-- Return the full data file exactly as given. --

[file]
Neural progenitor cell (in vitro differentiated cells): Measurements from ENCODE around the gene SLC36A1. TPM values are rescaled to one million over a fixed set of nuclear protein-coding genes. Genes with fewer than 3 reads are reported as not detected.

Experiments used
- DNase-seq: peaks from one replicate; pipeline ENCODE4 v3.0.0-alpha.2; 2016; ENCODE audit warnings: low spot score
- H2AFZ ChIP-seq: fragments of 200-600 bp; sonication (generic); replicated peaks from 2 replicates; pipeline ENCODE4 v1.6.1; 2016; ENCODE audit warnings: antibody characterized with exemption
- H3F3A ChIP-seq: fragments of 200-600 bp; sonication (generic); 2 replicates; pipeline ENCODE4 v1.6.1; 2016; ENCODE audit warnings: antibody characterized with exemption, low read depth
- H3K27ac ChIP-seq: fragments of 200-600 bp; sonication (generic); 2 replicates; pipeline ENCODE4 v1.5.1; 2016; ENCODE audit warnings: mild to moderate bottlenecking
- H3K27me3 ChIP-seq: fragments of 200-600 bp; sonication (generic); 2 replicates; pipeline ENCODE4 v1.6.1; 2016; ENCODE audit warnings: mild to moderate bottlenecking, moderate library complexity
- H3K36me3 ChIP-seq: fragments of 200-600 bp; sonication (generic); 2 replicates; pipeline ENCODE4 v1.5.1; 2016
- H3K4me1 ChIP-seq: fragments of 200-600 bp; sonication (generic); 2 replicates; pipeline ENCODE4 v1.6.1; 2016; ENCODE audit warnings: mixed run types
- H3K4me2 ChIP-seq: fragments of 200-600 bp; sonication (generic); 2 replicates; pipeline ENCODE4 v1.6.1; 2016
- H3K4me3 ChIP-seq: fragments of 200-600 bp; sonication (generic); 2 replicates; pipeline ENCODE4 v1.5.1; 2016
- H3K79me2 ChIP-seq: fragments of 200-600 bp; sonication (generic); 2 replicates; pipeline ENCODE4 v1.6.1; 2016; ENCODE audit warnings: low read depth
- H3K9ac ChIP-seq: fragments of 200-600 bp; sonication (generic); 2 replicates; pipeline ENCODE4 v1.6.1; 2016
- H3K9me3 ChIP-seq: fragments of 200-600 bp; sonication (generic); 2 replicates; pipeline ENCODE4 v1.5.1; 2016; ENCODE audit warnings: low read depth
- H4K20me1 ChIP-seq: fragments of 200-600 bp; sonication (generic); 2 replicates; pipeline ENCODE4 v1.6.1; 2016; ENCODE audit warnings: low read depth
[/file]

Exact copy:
Neural progenitor cell (in vitro differentiated cells): Measurements from ENCODE around the gene SLC36A1. TPM values are rescaled to one million over a fixed set of nuclear protein-coding genes. Genes with fewer than 3 reads are reported as not detected.

Experiments used
- DNase-seq: peaks from one replicate; pipeline ENCODE4 v3.0.0-alpha.2; 2016; ENCODE audit warnings: low spot score
- H2AFZ ChIP-seq: fragments of 200-600 bp; sonication (generic); replicated peaks from 2 replicates; pipeline ENCODE4 v1.6.1; 2016; ENCODE audit warnings: antibody characterized with exemption
- H3F3A ChIP-seq: fragments of 200-600 bp; sonication (generic); 2 replicates; pipeline ENCODE4 v1.6.1; 2016; ENCODE audit warnings: antibody characterized with exemption, low read depth
- H3K27ac ChIP-seq: fragments of 200-600 bp; sonication (generic); 2 replicates; pipeline ENCODE4 v1.5.1; 2016; ENCODE audit warnings: mild to moderate bottlenecking
- H3K27me3 ChIP-seq: fragments of 200-600 bp; sonication (generic); 2 replicates; pipeline ENCODE4 v1.6.1; 2016; ENCODE audit warnings: mild to moderate bottlenecking, moderate library complexity
- H3K36me3 ChIP-seq: fragments of 200-600 bp; sonication (generic); 2 replicates; pipeline ENCODE4 v1.5.1; 2016
- H3K4me1 ChIP-seq: fragments of 200-600 bp; sonication (generic); 2 replicates; pipeline ENCODE4 v1.6.1; 2016; ENCODE audit warnings: mixed run types
- H3K4me2 ChIP-seq: fragments of 200-600 bp; sonication (generic); 2 replicates; pipeline ENCODE4 v1.6.1; 2016
- H3K4me3 ChIP-seq: fragments of 200-600 bp; sonication (generic); 2 replicates; pipeline ENCODE4 v1.5.1; 2016
- H3K79me2 ChIP-seq: fragments of 200-600 bp; sonication (generic); 2 replicates; pipeline ENCODE4 v1.6.1; 2016; ENCODE audit warnings: low read depth
- H3K9ac ChIP-seq: fragments of 200-600 bp; sonication (generic); 2 replicates; pipeline ENCODE4 v1.6.1; 2016
- H3K9me3 ChIP-seq: fragments of 200-600 bp; sonication (generic); 2 replicates; pipeline ENCODE4 v1.5.1; 2016; ENCODE audit warnings: low read depth
- H4K20me1 ChIP-seq: fragments of 200-600 bp; sonication (generic); 2 replicates; pipeline ENCODE4 v1.6.1; 2016; ENCODE audit warnings: low read depth